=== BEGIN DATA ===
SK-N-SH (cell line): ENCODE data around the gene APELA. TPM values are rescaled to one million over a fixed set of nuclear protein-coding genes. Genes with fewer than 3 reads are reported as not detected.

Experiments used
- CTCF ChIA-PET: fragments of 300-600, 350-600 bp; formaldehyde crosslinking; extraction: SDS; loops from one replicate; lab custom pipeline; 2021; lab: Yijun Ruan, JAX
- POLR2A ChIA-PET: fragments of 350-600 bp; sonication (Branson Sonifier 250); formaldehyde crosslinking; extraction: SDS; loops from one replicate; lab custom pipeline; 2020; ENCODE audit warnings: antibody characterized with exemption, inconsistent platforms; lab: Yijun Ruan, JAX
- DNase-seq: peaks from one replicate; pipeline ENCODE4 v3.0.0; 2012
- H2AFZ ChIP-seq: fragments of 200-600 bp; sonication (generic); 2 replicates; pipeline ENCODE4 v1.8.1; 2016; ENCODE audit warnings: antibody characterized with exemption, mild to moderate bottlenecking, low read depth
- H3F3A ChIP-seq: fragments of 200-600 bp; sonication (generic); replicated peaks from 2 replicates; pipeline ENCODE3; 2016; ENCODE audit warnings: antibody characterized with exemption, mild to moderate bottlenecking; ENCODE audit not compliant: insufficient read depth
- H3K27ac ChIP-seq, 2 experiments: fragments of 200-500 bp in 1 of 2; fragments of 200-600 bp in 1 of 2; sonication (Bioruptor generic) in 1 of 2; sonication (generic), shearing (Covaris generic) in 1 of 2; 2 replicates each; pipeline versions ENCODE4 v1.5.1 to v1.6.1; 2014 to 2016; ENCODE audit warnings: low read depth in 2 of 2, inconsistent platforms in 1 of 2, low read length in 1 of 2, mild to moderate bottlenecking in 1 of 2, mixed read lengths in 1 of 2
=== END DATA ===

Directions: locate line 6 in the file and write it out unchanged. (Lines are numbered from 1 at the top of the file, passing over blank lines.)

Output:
- H2AFZ ChIP-seq: fragments of 200-600 bp; sonication (generic); 2 replicates; pipeline ENCODE4 v1.8.1; 2016; ENCODE audit warnings: antibody characterized with exemption, mild to moderate bottlenecking, low read depth